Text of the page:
The other screen in the cabin is found directly in front of the driver as the gauge cluster. Unlike other European brands – specifically Audi – Volvo’s digital instrument cluster is actually rather basic and unconfigurable.
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Other than map view and trip data, there’s not much else it can tell you. The materials surrounding it are top-rate, though, with our car featuring acres of shiny, precision-milled aluminium.
It’s everywhere, even on the precisely made lower console lid that’s cut to concertina (fold) and disappear, almost like a magic trick. That same centre console lid also acts as a chock to keep your phone steady on the face-up wireless charging pad too.
I love when good (Scandinavian) design and ergonomics come together. Poking about the cabin, you get the sense that it’s been exactingly stuck together – like a premium European car should be.
The turn-to-start knurled-effect engine start switch, chunky door pulls and massive flocked door bins all feel fancy and a cut above the mainstream. But by far the most expensive-feeling part of the cabin are its seats. They are incredibly comfortable and adjustable, with heaps of lower-back-targeting lumbar adjustment, and a lower thigh extension cushion that can be electrically slid forward enough to suit the lankiest of body types.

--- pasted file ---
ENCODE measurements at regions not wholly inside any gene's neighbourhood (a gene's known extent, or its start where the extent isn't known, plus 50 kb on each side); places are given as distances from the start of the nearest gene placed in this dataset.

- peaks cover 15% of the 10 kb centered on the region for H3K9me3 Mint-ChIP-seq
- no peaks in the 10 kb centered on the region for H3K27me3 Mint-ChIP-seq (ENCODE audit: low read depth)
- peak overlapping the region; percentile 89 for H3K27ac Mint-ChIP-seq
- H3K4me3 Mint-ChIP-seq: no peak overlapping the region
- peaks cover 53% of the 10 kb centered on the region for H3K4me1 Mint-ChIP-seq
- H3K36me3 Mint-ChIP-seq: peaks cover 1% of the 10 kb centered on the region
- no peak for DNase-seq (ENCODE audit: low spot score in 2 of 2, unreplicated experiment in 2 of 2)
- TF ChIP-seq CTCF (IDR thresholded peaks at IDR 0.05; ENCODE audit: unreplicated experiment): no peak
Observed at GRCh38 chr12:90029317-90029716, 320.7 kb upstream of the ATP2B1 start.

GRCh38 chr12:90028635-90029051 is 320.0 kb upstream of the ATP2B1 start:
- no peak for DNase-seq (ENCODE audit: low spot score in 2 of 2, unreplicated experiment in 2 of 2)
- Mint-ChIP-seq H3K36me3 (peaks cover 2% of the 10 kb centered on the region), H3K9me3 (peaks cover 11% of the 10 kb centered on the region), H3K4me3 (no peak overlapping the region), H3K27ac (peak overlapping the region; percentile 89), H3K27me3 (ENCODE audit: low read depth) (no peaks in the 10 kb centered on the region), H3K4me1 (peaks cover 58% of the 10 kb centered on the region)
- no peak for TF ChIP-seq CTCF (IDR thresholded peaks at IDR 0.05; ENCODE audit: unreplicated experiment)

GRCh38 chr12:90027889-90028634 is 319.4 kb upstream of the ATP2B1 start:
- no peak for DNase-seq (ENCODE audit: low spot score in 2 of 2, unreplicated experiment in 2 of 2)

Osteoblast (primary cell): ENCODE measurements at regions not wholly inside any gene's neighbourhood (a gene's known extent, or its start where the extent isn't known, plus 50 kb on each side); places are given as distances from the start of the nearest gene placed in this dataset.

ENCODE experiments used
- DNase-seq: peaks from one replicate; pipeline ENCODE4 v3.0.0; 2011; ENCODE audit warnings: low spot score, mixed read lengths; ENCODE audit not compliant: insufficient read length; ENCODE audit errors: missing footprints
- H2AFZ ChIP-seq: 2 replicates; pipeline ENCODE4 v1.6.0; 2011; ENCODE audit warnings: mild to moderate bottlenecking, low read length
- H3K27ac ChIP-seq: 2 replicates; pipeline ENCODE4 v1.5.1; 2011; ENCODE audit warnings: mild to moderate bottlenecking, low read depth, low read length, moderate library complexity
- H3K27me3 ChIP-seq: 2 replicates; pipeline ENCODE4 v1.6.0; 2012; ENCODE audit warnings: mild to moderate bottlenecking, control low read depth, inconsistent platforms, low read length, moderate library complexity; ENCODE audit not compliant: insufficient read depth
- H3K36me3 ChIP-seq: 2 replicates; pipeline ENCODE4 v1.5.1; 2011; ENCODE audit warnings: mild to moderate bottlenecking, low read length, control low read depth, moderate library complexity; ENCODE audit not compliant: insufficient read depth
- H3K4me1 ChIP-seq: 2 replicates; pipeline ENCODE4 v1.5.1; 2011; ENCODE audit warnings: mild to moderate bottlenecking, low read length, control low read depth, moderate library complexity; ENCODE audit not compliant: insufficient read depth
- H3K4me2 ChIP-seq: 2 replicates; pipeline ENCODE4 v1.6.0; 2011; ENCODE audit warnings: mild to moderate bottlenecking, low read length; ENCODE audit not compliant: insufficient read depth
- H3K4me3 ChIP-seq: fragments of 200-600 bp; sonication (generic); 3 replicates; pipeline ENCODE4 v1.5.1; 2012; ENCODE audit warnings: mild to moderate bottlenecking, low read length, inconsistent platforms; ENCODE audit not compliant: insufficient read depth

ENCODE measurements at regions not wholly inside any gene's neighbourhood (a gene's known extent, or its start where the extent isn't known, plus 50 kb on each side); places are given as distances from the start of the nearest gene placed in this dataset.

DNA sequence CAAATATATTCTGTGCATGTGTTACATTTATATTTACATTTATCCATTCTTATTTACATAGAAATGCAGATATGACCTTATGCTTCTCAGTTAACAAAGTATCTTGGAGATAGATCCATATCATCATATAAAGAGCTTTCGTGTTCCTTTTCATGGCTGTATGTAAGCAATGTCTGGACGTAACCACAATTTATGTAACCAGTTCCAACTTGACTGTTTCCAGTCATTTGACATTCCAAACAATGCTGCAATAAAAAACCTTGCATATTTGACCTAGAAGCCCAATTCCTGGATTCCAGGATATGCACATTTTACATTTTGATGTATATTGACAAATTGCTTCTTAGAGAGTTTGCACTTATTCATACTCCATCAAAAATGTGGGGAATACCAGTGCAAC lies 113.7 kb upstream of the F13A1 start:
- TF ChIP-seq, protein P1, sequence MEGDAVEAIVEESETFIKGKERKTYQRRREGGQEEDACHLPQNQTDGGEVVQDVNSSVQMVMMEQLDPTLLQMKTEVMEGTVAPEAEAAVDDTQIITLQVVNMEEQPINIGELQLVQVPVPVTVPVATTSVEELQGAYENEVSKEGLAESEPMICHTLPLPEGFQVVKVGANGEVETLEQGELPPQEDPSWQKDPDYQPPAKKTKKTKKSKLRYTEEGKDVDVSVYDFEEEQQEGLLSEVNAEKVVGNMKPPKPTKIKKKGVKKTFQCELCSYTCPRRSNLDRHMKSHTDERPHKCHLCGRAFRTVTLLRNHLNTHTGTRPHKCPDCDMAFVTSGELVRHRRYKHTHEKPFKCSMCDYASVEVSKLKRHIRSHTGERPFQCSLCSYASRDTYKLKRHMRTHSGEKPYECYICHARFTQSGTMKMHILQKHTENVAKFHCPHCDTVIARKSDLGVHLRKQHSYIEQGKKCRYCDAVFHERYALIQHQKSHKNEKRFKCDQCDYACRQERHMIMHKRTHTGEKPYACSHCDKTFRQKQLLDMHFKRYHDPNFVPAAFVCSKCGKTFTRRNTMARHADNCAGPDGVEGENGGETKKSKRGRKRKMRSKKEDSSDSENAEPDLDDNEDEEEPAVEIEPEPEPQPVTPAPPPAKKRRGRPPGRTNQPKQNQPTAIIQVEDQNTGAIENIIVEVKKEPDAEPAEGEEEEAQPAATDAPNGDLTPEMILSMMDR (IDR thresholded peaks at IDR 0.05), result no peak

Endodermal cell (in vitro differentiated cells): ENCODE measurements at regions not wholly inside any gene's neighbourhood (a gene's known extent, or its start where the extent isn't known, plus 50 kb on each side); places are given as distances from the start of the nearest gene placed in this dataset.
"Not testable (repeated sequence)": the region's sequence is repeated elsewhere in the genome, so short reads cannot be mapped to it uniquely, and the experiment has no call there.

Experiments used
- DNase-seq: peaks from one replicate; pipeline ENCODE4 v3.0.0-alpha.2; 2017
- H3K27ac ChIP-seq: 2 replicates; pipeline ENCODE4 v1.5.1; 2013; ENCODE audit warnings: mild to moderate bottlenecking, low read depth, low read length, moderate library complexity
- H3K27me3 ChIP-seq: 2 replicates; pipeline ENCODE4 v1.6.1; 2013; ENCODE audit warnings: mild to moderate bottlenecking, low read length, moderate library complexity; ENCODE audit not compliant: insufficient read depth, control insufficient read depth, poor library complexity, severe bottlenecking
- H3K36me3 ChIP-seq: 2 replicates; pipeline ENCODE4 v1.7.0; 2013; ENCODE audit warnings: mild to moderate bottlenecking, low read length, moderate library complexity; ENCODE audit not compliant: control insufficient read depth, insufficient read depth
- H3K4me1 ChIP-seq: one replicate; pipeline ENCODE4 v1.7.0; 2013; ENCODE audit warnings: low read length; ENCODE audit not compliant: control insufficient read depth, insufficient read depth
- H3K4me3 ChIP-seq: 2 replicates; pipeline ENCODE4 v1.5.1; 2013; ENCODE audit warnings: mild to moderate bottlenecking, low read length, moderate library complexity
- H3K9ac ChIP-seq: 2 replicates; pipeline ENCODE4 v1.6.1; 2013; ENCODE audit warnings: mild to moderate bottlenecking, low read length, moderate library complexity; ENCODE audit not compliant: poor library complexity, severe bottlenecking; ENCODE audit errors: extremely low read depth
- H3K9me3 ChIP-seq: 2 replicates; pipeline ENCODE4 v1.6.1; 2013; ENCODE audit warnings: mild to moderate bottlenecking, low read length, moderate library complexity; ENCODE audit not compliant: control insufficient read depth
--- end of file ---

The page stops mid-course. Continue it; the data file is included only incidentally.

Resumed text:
They’re wonderfully shaped overall, too, and after hours on the road, I’d never felt better. In the second row, space is great, and partially because of those front pews I just waxed lyrical about.
Their slim profile creates space in the back, in turn giving a tall person’s knees enough room to swing graciously upon entry and exit. At 183cm tall, I found the second row to be comfortable, and the seats themselves sculptural and supportive. All my pointy points were not banging things, and the visibility you receive as a passenger is as comforting as it is fantastic.
In terms of child support seats, the Volvo has a brilliant trick up its sleeve there. It has a pair of two-stage integrated booster seats in the second row of seating. Designed to suit kids taller than 95cm and weighing more than 15kg, it means you can literally throw away your child seat early the second your kids make the cut – and save money not having to buy another.